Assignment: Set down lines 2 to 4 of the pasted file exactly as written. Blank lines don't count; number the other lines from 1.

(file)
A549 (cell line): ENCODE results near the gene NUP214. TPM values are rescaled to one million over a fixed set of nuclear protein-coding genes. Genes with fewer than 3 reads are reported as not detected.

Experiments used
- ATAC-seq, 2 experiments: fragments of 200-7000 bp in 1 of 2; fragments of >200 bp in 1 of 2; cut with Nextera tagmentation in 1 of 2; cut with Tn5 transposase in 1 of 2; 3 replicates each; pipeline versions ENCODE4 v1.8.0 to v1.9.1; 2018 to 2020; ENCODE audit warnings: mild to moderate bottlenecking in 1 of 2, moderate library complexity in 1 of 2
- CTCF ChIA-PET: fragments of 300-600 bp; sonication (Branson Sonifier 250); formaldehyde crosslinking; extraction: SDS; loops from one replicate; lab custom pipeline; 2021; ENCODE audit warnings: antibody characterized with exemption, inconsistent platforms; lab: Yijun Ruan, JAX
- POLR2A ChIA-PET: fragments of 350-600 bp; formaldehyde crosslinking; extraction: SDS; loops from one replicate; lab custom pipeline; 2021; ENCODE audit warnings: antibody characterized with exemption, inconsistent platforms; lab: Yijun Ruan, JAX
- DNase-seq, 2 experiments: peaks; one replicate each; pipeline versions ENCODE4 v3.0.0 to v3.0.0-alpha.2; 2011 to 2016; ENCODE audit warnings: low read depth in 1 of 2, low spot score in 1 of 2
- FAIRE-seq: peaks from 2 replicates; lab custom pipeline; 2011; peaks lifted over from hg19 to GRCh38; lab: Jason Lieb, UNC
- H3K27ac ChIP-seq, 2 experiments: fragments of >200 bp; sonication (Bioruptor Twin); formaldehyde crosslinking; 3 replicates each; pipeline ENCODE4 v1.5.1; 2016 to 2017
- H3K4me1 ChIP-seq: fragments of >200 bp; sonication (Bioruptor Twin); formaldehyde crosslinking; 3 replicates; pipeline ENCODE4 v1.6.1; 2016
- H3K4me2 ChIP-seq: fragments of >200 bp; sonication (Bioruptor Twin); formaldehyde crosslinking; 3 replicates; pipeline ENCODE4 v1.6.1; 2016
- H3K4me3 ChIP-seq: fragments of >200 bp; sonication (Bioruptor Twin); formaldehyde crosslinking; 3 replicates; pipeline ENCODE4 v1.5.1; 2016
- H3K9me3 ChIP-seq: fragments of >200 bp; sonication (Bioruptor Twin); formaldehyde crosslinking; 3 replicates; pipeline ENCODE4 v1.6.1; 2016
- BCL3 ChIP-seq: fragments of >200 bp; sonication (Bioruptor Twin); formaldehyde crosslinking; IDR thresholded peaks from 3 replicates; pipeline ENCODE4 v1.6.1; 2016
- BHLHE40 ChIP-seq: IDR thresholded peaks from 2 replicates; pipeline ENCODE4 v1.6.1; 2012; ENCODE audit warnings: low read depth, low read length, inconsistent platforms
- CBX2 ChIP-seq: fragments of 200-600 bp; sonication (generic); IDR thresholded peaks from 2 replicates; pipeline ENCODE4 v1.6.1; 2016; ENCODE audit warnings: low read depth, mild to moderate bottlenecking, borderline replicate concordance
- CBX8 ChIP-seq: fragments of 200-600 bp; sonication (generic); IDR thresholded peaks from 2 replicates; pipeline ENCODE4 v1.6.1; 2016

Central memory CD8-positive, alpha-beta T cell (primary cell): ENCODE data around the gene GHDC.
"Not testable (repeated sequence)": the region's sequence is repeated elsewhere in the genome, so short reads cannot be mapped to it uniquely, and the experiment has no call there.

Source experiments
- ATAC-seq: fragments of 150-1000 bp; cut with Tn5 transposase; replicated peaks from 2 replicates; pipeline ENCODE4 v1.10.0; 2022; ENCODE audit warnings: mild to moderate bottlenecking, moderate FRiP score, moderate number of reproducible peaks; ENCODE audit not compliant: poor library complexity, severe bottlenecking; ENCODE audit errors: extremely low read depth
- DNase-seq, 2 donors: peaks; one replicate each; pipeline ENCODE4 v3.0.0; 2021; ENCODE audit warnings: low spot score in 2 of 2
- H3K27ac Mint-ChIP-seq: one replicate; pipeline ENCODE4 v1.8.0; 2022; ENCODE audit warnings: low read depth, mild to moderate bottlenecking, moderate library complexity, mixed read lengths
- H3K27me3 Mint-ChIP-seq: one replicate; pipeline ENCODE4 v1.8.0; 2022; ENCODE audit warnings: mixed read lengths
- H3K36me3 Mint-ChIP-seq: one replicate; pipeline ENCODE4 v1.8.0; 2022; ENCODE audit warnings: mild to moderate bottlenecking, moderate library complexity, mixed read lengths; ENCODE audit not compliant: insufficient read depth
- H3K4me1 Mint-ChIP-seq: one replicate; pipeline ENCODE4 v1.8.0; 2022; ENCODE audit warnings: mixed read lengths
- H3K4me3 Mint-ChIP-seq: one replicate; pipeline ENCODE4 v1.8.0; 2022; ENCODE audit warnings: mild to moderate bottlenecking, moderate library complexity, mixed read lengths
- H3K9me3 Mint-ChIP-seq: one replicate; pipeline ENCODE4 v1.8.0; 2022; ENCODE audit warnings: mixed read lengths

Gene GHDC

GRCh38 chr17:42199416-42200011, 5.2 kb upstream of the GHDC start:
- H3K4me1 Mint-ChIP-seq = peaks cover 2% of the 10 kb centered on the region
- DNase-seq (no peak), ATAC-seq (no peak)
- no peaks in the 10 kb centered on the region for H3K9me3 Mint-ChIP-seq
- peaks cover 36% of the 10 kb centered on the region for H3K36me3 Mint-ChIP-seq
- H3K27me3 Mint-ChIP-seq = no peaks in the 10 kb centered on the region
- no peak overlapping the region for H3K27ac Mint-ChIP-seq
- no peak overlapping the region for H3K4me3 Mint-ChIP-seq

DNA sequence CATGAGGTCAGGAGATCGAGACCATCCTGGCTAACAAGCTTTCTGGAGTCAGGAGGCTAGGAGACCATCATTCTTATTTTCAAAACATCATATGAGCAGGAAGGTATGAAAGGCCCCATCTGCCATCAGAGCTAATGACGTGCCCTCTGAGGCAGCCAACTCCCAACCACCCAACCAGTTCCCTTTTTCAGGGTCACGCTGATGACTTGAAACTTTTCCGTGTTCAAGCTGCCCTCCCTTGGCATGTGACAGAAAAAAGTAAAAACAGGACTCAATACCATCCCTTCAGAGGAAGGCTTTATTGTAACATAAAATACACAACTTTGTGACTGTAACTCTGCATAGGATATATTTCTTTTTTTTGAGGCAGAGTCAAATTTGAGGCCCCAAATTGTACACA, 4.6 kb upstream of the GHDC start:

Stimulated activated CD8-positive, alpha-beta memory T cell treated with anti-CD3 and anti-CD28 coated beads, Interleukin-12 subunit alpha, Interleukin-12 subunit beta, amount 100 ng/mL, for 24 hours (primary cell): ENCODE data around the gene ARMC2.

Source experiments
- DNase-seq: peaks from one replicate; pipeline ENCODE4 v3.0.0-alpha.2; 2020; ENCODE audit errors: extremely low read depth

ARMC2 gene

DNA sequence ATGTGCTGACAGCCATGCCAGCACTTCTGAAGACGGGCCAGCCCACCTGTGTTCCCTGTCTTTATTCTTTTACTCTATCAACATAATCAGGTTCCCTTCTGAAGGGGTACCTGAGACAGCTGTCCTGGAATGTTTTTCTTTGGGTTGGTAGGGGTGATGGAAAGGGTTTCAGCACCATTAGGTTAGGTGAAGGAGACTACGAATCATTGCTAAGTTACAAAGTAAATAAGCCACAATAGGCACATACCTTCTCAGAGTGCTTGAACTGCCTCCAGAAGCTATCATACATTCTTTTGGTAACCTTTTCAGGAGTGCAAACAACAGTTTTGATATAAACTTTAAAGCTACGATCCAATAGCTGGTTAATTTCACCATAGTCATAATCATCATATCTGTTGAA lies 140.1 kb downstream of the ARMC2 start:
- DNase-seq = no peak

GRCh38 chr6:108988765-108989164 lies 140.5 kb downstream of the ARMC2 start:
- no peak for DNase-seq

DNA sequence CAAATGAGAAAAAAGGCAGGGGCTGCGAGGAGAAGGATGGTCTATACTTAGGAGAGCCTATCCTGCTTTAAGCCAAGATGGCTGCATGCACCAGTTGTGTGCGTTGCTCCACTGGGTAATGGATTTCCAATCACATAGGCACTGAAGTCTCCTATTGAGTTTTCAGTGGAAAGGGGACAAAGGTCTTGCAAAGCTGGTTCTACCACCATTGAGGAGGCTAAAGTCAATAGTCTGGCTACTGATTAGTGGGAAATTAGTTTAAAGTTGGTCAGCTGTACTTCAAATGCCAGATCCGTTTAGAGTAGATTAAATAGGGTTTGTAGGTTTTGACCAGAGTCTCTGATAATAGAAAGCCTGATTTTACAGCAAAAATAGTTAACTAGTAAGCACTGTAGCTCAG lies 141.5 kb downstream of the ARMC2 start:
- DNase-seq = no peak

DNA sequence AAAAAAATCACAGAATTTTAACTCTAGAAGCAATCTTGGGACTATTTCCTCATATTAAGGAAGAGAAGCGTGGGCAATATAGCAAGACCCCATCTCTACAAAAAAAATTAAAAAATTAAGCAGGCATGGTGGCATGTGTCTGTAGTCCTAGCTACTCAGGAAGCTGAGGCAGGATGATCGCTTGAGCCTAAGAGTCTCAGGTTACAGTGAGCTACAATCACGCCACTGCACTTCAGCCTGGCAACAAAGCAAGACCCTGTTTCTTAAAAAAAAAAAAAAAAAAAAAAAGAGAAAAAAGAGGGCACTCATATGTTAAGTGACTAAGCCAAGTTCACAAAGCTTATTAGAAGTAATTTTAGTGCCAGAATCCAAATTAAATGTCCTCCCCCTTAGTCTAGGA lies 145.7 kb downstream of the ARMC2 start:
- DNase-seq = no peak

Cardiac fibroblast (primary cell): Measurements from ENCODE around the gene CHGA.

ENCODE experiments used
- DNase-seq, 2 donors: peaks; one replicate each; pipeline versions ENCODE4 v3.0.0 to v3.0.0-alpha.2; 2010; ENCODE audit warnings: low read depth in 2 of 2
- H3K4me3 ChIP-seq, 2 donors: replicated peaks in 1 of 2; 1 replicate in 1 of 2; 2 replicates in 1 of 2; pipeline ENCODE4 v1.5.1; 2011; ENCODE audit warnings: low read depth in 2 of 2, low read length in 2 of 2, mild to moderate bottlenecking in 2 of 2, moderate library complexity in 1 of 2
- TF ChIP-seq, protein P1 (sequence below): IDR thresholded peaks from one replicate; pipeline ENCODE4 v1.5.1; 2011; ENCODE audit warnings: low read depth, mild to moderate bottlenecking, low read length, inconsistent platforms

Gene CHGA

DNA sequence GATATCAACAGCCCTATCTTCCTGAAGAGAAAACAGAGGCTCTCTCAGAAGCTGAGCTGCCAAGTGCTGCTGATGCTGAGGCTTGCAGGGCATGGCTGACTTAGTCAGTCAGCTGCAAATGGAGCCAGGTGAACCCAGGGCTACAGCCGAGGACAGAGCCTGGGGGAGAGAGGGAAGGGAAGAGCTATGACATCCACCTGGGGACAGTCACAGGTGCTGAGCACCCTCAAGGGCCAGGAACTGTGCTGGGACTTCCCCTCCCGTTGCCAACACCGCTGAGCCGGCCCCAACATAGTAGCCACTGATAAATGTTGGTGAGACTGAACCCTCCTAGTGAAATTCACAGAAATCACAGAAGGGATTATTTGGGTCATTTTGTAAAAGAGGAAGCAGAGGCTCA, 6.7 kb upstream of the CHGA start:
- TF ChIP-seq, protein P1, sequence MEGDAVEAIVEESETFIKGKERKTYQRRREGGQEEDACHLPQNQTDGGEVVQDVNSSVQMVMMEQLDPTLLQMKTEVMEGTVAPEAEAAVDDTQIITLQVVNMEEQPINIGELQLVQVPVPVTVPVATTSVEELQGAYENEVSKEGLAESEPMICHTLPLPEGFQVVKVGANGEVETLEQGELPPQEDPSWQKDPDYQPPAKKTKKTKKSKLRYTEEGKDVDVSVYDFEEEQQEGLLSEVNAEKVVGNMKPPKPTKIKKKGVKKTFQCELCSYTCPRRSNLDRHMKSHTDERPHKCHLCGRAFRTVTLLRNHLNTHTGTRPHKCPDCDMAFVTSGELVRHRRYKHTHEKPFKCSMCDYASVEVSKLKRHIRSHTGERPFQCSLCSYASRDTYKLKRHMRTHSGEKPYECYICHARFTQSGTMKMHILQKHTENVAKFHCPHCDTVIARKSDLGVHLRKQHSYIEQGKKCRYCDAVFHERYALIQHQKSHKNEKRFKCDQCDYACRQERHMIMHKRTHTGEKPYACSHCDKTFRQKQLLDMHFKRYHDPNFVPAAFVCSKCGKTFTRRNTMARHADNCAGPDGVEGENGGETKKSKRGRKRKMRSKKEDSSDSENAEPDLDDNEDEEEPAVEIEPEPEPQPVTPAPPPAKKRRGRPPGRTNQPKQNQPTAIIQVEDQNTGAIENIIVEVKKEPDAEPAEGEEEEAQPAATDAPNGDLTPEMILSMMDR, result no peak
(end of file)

Experiments used
- ATAC-seq, 2 experiments: fragments of 200-7000 bp in 1 of 2; fragments of >200 bp in 1 of 2; cut with Nextera tagmentation in 1 of 2; cut with Tn5 transposase in 1 of 2; 3 replicates each; pipeline versions ENCODE4 v1.8.0 to v1.9.1; 2018 to 2020; ENCODE audit warnings: mild to moderate bottlenecking in 1 of 2, moderate library complexity in 1 of 2
- CTCF ChIA-PET: fragments of 300-600 bp; sonication (Branson Sonifier 250); formaldehyde crosslinking; extraction: SDS; loops from one replicate; lab custom pipeline; 2021; ENCODE audit warnings: antibody characterized with exemption, inconsistent platforms; lab: Yijun Ruan, JAX